Image via Wikipedia
MICHIGAN – Thousands of Michigan families are struggling to pay for autism treatment, since it’s not technically covered by insurance.
It’s an issue the State Senate has paid attention to, holding a series of public hearings throughout the state on a potential law that could change autism coverage. The last of those hearings was in Lansing Tuesday.
The treatment of autism is expensive, those Newschannel 3 spoke with on Tuesday say dealing with an autistic child can cost parents upwards of $50,000.
“I end up having to pay out of pocket for other services that my son needs,” said Tina Robbins, “and I have to pick and choose which ones I can afford.”
Robbins’ son has struggled with autism while she’s struggled with the expense. Her son is one of 15,000 children in Michigan dealing with the disease and the fact that it’s not covered by insurance.
“I work full time,” said Robbins, “and it’s difficult to take money out of my budget specifically for health care related things I feel should be covered by my insurance.”
A grassroots effort dubbed ‘Autism Insurance in Michigan’ is currently lobbying the State Senate to sign off on laws that would get autism treatment covered by insurance companies in Michigan, things such as diagnosis and treatment for children and adults, regardless of age.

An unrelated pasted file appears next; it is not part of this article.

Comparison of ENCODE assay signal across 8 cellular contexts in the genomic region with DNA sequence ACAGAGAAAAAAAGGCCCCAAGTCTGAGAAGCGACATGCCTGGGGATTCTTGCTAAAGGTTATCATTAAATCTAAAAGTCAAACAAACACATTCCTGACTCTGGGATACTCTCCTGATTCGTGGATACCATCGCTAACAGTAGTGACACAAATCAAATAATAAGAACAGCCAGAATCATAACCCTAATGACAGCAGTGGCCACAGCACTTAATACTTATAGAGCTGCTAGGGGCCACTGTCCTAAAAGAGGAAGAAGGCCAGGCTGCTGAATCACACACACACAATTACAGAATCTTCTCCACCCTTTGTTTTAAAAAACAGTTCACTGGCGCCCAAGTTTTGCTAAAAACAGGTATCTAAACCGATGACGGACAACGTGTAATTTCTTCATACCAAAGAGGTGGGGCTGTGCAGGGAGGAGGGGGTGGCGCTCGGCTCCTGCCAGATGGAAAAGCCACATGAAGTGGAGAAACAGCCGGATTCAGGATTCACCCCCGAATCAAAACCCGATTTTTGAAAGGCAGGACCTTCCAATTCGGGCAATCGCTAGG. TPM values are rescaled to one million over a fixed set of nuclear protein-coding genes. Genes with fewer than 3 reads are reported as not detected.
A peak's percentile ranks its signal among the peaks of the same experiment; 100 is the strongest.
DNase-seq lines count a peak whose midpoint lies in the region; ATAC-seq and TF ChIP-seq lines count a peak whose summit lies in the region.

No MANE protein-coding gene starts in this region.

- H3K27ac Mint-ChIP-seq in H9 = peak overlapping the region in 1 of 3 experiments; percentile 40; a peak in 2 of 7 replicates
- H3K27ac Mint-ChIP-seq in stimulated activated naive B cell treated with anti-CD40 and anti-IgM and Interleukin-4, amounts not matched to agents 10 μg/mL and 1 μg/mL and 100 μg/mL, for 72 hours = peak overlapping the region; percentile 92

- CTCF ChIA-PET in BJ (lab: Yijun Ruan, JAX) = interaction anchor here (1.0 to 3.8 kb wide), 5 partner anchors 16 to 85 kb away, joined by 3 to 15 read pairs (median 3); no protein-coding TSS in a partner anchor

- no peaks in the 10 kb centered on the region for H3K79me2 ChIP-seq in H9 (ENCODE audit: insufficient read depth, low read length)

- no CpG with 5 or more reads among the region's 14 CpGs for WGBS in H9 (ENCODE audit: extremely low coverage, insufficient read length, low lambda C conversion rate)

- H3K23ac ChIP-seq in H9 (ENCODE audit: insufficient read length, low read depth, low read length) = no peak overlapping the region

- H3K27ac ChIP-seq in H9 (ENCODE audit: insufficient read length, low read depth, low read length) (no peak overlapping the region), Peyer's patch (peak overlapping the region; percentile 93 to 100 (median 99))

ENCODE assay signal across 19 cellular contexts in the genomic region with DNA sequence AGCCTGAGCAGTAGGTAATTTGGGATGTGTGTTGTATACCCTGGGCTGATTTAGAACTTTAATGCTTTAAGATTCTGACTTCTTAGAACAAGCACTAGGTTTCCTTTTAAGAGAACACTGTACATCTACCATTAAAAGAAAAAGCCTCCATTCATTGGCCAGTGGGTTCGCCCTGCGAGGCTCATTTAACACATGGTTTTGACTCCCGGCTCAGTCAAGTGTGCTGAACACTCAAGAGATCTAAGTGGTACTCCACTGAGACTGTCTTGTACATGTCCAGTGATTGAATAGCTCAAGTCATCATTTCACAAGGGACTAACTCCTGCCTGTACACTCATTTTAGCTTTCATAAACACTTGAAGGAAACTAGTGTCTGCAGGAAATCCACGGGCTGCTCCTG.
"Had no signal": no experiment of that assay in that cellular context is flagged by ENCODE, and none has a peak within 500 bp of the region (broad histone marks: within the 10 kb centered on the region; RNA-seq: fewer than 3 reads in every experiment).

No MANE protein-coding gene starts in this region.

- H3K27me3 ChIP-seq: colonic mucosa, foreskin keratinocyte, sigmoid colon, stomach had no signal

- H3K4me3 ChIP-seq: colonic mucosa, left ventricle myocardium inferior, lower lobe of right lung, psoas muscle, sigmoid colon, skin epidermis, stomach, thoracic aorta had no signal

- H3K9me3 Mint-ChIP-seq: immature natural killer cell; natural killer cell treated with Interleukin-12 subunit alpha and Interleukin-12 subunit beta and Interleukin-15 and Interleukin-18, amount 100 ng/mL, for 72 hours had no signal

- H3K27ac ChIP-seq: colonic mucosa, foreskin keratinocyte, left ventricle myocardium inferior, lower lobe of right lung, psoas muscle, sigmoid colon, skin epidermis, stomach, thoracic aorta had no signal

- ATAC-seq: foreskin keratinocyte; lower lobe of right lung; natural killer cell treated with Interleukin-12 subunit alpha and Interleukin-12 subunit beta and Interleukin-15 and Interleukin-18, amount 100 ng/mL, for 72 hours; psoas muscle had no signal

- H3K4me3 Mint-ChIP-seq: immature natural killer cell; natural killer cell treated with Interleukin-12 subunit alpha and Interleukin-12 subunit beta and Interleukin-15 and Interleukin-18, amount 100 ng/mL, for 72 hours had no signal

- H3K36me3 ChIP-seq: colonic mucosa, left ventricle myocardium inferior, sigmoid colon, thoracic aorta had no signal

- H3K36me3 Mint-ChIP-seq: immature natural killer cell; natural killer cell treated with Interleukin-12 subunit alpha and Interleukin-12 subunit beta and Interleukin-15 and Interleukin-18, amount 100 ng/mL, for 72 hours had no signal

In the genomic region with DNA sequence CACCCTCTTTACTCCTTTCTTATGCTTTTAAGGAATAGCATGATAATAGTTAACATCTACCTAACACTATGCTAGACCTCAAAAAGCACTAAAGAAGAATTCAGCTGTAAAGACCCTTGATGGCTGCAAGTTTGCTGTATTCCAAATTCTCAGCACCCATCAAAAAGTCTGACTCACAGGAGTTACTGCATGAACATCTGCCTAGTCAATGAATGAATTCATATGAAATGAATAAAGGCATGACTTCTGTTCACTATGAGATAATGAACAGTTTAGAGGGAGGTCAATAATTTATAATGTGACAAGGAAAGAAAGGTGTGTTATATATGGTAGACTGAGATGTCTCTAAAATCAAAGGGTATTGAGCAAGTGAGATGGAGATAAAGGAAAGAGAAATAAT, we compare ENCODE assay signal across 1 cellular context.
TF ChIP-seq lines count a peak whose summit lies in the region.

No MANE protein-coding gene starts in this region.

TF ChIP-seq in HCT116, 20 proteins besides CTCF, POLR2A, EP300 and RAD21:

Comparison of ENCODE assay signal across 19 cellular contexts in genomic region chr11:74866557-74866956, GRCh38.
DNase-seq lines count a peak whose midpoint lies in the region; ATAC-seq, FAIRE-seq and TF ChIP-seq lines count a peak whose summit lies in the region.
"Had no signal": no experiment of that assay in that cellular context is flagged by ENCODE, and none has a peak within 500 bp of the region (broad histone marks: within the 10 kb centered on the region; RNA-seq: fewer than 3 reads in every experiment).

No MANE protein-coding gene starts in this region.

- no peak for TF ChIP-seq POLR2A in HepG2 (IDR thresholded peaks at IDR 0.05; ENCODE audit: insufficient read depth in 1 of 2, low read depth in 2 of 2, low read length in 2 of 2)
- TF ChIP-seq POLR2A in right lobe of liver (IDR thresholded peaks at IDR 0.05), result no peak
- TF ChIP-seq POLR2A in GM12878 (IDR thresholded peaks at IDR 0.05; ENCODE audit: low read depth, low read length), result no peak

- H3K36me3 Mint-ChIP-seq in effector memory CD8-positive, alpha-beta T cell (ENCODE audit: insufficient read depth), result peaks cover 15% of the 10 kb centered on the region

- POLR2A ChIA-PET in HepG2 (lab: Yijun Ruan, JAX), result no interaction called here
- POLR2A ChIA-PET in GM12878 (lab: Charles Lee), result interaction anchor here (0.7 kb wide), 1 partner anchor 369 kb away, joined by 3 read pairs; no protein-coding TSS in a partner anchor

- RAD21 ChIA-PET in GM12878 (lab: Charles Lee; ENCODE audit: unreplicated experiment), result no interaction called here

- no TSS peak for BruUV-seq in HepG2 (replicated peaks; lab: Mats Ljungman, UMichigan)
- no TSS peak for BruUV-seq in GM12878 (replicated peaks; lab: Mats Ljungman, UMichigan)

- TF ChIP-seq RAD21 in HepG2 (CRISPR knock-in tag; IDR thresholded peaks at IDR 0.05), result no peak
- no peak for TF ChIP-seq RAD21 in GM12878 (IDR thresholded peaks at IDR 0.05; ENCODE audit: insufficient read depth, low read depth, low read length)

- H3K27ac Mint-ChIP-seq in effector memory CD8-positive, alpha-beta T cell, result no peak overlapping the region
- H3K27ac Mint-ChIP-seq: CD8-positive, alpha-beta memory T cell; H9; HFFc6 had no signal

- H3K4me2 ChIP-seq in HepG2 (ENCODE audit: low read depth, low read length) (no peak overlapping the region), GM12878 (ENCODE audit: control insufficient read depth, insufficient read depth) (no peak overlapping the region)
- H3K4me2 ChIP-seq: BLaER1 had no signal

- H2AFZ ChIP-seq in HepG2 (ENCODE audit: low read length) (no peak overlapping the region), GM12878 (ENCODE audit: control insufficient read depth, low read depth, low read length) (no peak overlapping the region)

Richard Malott, a professor at Western Michigan University, has researched autism and trains therapists at WMU. He admits the expense has hindered treatment for some.
“Generally early intervention has been for rich folks,” said Professor Malmott, “regular people have a hard time.”
Malmott does say that treatment can work.
“I don’t want to suggest it’s always a cure by any matter of means,” said Malmott, “but I would say essentially every time people use early intensive behavioral attention with these children, significant progress is made.”
Robbins says she’s used both paid and free services in the treatment of her son, but she knows many Michigan families aren’t as fortunate.
“Not everybody has access to those services at a discounted rate,” said Robbins.